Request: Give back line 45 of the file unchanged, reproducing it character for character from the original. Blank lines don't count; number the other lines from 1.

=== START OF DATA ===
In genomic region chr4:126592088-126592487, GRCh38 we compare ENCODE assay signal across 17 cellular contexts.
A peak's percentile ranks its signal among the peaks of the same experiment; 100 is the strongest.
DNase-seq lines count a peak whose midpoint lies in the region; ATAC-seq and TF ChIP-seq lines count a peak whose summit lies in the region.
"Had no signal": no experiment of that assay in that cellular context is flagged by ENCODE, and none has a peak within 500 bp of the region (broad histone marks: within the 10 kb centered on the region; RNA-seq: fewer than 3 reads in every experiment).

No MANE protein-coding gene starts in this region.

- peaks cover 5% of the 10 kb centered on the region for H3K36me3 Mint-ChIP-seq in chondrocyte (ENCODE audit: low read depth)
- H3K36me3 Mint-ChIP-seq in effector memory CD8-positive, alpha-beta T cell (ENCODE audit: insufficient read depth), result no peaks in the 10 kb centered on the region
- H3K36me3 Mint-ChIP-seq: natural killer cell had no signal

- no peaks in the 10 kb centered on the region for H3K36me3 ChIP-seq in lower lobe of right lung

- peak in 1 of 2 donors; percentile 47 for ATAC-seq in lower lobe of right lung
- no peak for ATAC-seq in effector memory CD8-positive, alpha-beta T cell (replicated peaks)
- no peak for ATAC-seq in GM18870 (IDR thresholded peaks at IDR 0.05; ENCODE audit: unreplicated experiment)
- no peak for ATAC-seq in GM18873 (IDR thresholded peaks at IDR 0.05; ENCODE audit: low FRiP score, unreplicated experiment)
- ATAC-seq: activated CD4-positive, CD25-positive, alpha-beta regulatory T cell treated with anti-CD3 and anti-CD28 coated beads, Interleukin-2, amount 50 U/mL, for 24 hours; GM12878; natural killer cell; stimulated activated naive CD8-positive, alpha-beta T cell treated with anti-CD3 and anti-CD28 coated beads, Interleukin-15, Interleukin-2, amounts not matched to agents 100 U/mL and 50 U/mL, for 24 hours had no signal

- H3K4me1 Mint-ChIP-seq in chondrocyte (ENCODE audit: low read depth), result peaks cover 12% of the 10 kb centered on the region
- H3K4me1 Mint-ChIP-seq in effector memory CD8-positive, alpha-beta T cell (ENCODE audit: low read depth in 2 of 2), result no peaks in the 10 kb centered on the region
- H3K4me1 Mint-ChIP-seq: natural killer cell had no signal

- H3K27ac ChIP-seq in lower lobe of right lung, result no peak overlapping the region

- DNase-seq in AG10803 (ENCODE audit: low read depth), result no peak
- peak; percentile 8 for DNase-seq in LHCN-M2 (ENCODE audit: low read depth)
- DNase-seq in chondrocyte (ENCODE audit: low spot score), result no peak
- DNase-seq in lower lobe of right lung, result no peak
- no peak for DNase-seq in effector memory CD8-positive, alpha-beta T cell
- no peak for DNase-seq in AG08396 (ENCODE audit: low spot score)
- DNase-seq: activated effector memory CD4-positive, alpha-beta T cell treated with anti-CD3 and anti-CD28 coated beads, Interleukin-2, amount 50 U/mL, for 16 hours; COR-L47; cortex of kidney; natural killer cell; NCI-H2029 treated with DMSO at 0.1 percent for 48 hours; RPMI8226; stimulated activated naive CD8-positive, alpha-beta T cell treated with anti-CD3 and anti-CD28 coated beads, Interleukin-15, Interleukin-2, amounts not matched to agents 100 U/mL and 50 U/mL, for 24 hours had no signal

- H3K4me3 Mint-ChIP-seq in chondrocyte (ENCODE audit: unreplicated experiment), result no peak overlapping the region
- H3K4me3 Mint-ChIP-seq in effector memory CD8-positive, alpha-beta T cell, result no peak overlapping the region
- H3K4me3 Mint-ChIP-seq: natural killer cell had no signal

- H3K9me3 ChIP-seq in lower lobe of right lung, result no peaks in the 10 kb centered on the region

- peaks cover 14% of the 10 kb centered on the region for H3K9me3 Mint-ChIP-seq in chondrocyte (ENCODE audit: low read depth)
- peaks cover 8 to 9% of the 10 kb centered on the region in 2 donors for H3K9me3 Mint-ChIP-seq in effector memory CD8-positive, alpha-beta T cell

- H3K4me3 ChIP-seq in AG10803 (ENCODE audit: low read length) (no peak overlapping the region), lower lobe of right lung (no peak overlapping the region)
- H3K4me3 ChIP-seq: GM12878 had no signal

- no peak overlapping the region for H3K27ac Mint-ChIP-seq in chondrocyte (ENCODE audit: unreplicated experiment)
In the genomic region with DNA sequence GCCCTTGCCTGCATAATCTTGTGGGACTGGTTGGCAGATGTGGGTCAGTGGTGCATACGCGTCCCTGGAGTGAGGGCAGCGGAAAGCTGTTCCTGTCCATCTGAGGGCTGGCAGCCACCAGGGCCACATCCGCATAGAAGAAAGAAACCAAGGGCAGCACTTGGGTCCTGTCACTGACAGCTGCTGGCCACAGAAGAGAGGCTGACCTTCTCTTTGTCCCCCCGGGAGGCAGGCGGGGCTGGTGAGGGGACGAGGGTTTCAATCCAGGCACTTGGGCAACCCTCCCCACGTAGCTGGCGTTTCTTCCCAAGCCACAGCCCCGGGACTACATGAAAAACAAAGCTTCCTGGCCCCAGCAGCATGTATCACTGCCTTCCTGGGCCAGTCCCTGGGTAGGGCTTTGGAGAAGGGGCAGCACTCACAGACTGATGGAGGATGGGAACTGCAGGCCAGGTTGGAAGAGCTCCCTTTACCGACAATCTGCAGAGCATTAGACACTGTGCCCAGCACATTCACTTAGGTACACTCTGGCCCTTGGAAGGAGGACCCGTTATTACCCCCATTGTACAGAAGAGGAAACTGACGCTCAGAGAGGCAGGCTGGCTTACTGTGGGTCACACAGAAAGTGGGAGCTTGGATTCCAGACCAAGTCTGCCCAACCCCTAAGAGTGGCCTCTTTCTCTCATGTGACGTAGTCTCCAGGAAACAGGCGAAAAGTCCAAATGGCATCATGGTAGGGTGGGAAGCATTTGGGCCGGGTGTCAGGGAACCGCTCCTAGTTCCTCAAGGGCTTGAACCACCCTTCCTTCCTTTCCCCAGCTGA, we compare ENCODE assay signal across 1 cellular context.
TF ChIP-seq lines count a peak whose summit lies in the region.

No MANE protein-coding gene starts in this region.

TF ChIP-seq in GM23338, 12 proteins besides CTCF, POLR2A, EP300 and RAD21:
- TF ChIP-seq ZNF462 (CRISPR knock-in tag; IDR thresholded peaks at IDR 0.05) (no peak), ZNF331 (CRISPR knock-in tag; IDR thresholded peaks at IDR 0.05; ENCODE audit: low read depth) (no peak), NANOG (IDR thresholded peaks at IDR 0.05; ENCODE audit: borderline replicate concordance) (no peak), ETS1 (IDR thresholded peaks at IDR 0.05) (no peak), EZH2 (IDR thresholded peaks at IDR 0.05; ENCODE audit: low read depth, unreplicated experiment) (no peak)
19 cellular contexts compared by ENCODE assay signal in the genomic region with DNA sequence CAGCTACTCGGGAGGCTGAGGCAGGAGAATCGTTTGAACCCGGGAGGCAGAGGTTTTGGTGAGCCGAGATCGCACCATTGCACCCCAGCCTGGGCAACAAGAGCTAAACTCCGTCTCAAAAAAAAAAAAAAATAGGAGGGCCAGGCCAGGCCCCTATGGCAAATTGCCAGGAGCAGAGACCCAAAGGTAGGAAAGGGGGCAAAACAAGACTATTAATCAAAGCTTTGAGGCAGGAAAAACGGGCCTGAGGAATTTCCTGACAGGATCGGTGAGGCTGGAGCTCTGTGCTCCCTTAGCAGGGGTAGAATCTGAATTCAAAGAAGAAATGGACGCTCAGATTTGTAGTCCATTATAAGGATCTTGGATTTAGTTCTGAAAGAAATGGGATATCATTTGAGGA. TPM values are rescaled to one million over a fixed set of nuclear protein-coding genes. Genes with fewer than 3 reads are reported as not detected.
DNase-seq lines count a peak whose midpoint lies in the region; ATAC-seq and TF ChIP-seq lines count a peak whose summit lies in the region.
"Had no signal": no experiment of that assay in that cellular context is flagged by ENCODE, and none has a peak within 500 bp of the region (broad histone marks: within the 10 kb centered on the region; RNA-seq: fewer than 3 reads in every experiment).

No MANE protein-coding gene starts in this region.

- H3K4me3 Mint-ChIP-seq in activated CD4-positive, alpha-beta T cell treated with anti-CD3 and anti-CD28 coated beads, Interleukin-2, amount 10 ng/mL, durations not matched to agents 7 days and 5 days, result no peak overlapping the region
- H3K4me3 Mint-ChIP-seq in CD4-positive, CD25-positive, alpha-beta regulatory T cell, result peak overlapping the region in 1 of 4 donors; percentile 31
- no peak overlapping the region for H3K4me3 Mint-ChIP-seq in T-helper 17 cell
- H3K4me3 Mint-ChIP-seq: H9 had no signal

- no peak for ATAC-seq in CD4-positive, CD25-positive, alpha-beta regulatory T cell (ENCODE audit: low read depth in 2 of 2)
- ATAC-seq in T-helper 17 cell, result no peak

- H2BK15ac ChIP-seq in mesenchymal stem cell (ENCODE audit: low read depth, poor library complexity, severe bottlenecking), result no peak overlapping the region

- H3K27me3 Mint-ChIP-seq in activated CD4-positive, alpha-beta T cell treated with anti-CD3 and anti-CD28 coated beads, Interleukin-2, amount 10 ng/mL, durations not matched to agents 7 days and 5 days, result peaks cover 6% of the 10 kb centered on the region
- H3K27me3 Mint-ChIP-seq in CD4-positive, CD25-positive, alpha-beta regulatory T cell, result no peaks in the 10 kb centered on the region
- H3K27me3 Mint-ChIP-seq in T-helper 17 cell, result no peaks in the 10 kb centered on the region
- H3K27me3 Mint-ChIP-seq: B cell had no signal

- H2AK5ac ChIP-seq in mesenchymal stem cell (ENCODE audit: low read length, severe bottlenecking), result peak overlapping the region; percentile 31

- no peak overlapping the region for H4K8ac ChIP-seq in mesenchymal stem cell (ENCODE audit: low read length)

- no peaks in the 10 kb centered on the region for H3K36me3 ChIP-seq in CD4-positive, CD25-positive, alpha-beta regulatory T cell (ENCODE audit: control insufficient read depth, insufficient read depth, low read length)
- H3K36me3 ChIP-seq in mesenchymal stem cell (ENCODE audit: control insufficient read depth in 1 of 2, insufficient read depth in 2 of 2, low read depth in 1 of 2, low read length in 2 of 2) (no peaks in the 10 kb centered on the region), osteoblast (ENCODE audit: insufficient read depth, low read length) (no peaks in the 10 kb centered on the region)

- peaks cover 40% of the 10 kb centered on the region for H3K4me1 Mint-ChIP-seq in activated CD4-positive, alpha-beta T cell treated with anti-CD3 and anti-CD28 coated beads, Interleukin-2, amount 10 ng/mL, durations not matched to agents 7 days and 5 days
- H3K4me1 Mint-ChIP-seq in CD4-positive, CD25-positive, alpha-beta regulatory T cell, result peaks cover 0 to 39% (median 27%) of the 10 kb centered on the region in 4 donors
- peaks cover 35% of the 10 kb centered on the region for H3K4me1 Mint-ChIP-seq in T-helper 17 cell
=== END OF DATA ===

- H3K4me3 Mint-ChIP-seq in CD4-positive, CD25-positive, alpha-beta regulatory T cell, result peak overlapping the region in 1 of 4 donors; percentile 31